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Comment Re:Good grief (Score 1) 259

There's definitely some differences here; there's no regulation on IoT, there is on cell phones and the like, for starters. Plus, the notion of security seems to at least be _present_ on cell phones, a la secure enclaves, etc. For Amazon Echo, et al, there's nothing. It's just a crap linux kernel on some MICROCHIP bought processor designed to listen for _one thing_, and then hook you into monitoring services. At least with a phone you have to open an app before companies generally get that ability, explicitly.

Comment Re:What could possibly go wrong? (Score 4, Informative) 370

Why are you looking for collisions? You literally just need to hash images... no need to find a magic hash that works. You get the image you want Facebook to block, either upload it to their "dumb fucks that trust me" database (everyone still remembers Zuckerberg said this about early Facebook users, right?), or you upload a bunch of hashes of images you want Facebook to block... which you can obtain by just surfing Facebook, downloading, and hashing the images. Then you sit back and laugh as half of Facebook goes dark. Hate your neighbour's profile photo? Submit that image and or a hash of it. Done. Otherwise, what are they doing to do, make you prove you own the image? "Sorry, I need you to uhh, verify this genitalia is yours...."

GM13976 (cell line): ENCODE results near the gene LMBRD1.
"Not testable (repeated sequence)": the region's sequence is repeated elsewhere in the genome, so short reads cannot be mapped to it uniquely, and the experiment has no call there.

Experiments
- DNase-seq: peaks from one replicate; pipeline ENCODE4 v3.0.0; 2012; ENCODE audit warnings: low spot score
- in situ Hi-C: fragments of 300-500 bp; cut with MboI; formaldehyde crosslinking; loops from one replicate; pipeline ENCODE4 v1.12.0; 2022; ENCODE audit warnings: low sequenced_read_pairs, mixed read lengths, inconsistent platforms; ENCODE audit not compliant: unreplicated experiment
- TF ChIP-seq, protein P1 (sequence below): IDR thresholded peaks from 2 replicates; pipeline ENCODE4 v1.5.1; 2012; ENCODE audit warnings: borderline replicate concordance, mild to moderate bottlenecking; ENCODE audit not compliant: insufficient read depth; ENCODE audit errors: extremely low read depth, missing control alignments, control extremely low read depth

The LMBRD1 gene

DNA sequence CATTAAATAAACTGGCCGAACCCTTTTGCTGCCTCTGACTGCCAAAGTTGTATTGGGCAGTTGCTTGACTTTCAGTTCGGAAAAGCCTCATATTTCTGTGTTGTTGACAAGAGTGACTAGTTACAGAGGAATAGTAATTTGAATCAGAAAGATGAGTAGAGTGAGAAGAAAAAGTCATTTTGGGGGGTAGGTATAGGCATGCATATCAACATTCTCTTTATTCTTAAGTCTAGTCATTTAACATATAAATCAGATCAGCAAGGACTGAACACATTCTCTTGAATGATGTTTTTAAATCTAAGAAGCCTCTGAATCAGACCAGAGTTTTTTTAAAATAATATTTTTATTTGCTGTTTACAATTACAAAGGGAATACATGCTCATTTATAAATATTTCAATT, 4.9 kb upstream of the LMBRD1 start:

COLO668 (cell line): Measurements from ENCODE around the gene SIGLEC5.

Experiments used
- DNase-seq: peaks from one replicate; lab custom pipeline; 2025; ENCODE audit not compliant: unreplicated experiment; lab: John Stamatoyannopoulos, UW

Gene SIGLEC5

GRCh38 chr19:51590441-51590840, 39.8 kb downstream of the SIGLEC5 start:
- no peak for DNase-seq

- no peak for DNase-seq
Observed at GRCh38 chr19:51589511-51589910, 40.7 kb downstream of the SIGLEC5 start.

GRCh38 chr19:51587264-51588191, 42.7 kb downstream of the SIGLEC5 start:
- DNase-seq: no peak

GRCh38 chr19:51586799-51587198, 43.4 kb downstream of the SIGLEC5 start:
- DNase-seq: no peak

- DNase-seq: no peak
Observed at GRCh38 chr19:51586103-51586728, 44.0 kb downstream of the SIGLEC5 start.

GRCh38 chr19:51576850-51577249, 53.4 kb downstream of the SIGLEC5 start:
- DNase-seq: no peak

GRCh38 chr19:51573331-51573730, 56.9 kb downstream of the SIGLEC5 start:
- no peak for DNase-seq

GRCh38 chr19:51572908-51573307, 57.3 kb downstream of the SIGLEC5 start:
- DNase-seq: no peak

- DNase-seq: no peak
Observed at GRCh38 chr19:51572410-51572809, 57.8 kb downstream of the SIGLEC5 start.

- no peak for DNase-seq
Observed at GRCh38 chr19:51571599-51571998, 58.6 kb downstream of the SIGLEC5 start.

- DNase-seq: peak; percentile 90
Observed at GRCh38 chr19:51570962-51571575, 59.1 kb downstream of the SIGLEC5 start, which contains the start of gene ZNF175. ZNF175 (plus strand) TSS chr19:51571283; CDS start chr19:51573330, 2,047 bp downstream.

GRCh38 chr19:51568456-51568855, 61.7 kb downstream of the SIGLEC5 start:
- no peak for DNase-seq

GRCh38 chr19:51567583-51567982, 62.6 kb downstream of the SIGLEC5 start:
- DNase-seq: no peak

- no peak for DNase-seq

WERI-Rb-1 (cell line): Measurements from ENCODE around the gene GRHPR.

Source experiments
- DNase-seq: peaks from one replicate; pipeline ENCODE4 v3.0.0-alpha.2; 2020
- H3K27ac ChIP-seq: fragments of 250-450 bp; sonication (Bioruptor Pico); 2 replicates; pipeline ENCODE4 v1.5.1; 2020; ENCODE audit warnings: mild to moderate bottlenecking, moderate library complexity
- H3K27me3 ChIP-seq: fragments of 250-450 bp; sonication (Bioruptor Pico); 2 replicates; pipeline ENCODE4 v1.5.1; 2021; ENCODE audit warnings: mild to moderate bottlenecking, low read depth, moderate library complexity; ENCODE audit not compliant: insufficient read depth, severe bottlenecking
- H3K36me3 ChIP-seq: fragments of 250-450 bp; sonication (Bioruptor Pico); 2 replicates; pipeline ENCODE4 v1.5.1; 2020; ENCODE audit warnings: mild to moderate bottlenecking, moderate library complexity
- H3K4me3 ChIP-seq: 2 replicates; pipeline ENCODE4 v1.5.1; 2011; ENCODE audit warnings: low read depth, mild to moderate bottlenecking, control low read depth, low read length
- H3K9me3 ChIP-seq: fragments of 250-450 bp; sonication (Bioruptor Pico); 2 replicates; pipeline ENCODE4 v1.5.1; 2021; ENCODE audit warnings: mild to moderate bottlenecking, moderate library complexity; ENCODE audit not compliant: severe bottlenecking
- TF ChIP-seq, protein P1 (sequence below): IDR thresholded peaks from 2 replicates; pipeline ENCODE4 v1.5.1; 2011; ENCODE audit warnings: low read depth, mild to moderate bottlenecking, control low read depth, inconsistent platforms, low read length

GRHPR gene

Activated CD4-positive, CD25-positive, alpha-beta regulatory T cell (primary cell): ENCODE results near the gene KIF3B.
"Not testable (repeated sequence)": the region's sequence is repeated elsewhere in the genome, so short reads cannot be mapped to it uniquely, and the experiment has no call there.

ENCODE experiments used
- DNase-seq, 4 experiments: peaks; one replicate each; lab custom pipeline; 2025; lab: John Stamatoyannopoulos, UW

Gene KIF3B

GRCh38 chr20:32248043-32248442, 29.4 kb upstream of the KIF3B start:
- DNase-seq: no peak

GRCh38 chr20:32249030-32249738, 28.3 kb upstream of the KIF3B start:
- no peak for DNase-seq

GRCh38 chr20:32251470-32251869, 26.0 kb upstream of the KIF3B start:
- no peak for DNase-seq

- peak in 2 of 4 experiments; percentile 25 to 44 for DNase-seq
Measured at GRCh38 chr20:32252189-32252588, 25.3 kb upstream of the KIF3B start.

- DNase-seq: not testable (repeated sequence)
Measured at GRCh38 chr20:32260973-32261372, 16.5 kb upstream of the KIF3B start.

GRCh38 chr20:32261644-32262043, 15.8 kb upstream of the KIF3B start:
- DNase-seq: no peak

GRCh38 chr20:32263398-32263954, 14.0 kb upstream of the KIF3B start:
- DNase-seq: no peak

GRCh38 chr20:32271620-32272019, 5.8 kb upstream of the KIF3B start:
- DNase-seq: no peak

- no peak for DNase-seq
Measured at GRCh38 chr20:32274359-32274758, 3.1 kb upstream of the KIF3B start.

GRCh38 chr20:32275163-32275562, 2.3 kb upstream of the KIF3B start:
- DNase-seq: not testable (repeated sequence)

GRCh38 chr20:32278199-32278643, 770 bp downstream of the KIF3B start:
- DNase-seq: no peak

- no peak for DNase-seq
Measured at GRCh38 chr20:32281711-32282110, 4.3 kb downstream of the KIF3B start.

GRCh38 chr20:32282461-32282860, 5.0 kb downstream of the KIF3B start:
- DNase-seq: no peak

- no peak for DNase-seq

Comment Re:Fear mongering (Score 3, Insightful) 243